Wednesday, August 29, 2007

Where did Anderson Cooper go?

When Katrina hit the US Gulf Coast, Anderson Cooper was catapulted from second tier anchor to a mainstream name. The Landrieu interview (above) became the “voice” of the Nation’s indignity in the way things were handled by the Bush and State administrations. Some claimed that precise moment was the turning point of Cooper’s career; others went so far to claim he was the new face of journalism, or the birth of the emo-anchor. The rebirth of journalism. Or was it?

Cooper became a symbol, the ultimate resource of everything Katrina, almost a spokesperson for the victims coining the phrase Keeping them Honest. The public was tired of the silence of the press, of its fear (the press and parent companies) of losing access to information if they made the right questions about Iraq, their contractors or any sign of corruption to the White House. Cooper’s interview to Landrieu broke that silence. And its force was comparable to Katrina.

Time Warner and its research division didn’t miss the opportunity to grasp the reaction. Bad news is good news for media outlets. They gain a lot of money with tragedies. And they were going to milk the Cooper empathy for what it was worth. Soon he was everywhere: billboards, ads, magazine covers, book tours. He was presented as a new millennium super hero. Every interview meticulously scripted and threaded (just think about the interviews that he repeats the same information over and over again). CNN’s promotional budget for him was rumored to be around 10 million. And the public loved it. But Scholars and media professionals on the other hand weren’t so pleased.

Was the Landrieu interview a constructed effort or an outburst of raw emotion and indignation? Most (scholars and professionals) think it was a very decent human been calling on someone on its own Bull Shit, but not a journalistic endeavor. Some claim he became the face of Katrina, sometimes focusing everything on his image eclipsing the real issues and problems.

He tried to keep the bravado in other interviews like the one with Iran’s president. Mahmoud Ahmadinejad, which was very close to a train wreck where he went to the cheap offensive and righteous position of claiming freedom of press, forgetting that his own executive producer asked at the 360 blog ( Sept. 20, 2006 ) to submit questions to the president, making valid Ahmadinejad’s question about if he asked everything ”they asked him to ask”. He missed a golden opportunity to provoke questions, discussions; he went with the cheap smart ass trick.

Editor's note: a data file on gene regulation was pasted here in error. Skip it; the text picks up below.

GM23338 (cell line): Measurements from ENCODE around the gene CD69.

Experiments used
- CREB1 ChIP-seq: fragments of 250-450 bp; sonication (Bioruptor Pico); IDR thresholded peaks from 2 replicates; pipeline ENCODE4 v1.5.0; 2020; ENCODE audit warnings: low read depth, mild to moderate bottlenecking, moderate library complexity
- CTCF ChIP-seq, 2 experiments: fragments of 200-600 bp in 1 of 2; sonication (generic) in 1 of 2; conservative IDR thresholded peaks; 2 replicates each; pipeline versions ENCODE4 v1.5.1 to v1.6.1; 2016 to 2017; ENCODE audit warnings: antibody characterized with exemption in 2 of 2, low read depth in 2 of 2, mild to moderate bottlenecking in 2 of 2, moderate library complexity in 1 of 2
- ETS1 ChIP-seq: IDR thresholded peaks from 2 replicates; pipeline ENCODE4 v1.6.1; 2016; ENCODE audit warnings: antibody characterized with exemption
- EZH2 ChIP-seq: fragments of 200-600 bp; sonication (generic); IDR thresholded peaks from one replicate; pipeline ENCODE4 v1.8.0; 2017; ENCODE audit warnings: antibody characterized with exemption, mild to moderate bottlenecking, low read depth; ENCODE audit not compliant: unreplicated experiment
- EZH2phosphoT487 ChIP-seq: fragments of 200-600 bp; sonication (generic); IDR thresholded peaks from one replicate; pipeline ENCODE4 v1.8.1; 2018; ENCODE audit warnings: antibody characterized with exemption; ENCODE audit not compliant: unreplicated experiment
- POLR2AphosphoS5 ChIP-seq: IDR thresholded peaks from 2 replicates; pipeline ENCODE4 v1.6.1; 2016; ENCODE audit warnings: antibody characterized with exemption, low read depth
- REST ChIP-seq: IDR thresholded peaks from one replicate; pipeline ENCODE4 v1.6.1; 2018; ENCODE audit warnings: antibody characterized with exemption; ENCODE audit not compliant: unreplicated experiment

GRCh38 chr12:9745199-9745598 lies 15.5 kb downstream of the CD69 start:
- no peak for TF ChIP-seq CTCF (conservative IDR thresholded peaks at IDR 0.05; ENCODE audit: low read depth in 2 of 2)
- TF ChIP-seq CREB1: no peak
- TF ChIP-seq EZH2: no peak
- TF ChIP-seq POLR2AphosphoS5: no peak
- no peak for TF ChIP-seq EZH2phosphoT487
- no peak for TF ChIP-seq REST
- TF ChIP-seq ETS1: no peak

His reports and series became photo ops for promotion, some of them like the Planet in Peril editions a great example of bad production. Many people were looking forward to his Katrina first anniversary special, which ironically became the perfect example of mediocrity. They didn’t even used the reports made by the team of American Morning (excellent BTW) They limited themselves to the old shrimp boat… to later claim there is no right to have Katrina Fatigue.

All the promotional investment hasn’t proportionally translated in strong and steady ratings growths. Seven years ago, during an Edwards R. Murrow Awards Ceremony at the RTNDA, Christiane Amanpour presented and excellent explanation to it: “I believe good journalism is good business.” And the monster ratings she had with God’s Warriors proved it, leaving in the dust all news stations.

But it’s not all Anderson Cooper’s fault. TV production is a team effort. Management and production has to work hand in hand, and respect its audience, something that the team behind Cooper is seriously lacking or forgetting. Sometimes I ask myself if we are really watching CNN or E!?

Amanpour again addressed the issues:

“Surely a news operation should be the crown jewel of any corporation…the thing that makes a corporation feel good about itself. We all love "Millionaire," make your money off that….make your super-dollars somewhere else. Leave us alone, with only good competitive journalism as our benchmark. I know I do not need to remind you of all the quality programs that make money too…60-minutes, Nightline…are just a couple. No matter what the hocus-pocus focus groups tell you, time has proven that all the gimmicks and cheap journalism can only carry you so far.”

“Remember the movie "Field of Dreams" when the voice said, "Build it and they will come." Well, tell a compelling story and they will watch. Lest you think these are woolly-headed musings …we are not dinosaurs…we are the frontier. You've mastered the hardware…we are the software. And that will never change. Today's buzzwords seem to be content, and platforms. Well, we produce the content for all your different platforms…and that will never change. Humble newsprint, the New York Times, still rules the world. As someone else might have said, "It's the content stupid." You've invested so much money in technology…perhaps it's time to invest in talent…in people…do you know how many people in newsrooms I know have a hard time even recognizing news anymore….”

People in the media knows that CNN is great for entry level positions (the pay isn’t that good unlike networks), but unfortunately the lack of experience of its productions slaps you through your TV set. A friend from Argentina who usually catches 360 through CNN International sent me an email furious about the coverage of the Vick case. He couldn’t understand how that case was more important than the lost of entire cities in Peru or other international events. Why people in Europe should tune in to watch CNN for Paris Hilton? As Anderson Cooper once said: there is a war, there is a war, there is a war. And God’s Warrior proved that people tune in for good content.